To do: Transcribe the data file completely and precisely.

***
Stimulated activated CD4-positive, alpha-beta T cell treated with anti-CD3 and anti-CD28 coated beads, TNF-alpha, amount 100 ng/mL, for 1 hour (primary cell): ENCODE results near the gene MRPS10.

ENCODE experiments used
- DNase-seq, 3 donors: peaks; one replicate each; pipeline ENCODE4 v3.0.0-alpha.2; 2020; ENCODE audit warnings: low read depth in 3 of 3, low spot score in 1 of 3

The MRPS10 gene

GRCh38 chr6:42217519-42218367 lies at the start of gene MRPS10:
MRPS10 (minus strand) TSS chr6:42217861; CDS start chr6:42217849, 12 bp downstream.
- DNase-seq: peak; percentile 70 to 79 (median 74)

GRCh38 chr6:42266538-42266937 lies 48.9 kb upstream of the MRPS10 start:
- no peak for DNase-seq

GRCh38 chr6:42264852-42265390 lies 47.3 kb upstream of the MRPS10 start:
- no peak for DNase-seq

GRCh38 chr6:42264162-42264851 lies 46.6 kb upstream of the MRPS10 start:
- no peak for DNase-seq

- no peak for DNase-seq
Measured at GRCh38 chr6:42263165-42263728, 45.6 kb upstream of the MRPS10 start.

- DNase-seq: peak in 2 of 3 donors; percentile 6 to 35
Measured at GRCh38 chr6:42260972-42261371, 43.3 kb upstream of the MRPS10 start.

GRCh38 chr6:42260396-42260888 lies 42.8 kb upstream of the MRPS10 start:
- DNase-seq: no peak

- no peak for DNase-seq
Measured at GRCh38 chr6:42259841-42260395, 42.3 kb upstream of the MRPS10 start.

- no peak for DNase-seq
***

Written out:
Stimulated activated CD4-positive, alpha-beta T cell treated with anti-CD3 and anti-CD28 coated beads, TNF-alpha, amount 100 ng/mL, for 1 hour (primary cell): ENCODE results near the gene MRPS10.

ENCODE experiments used
- DNase-seq, 3 donors: peaks; one replicate each; pipeline ENCODE4 v3.0.0-alpha.2; 2020; ENCODE audit warnings: low read depth in 3 of 3, low spot score in 1 of 3

The MRPS10 gene

GRCh38 chr6:42217519-42218367 lies at the start of gene MRPS10:
MRPS10 (minus strand) TSS chr6:42217861; CDS start chr6:42217849, 12 bp downstream.
- DNase-seq: peak; percentile 70 to 79 (median 74)

GRCh38 chr6:42266538-42266937 lies 48.9 kb upstream of the MRPS10 start:
- no peak for DNase-seq

GRCh38 chr6:42264852-42265390 lies 47.3 kb upstream of the MRPS10 start:
- no peak for DNase-seq

GRCh38 chr6:42264162-42264851 lies 46.6 kb upstream of the MRPS10 start:
- no peak for DNase-seq

- no peak for DNase-seq
Measured at GRCh38 chr6:42263165-42263728, 45.6 kb upstream of the MRPS10 start.

- DNase-seq: peak in 2 of 3 donors; percentile 6 to 35
Measured at GRCh38 chr6:42260972-42261371, 43.3 kb upstream of the MRPS10 start.

GRCh38 chr6:42260396-42260888 lies 42.8 kb upstream of the MRPS10 start:
- DNase-seq: no peak

- no peak for DNase-seq
Measured at GRCh38 chr6:42259841-42260395, 42.3 kb upstream of the MRPS10 start.

- no peak for DNase-seq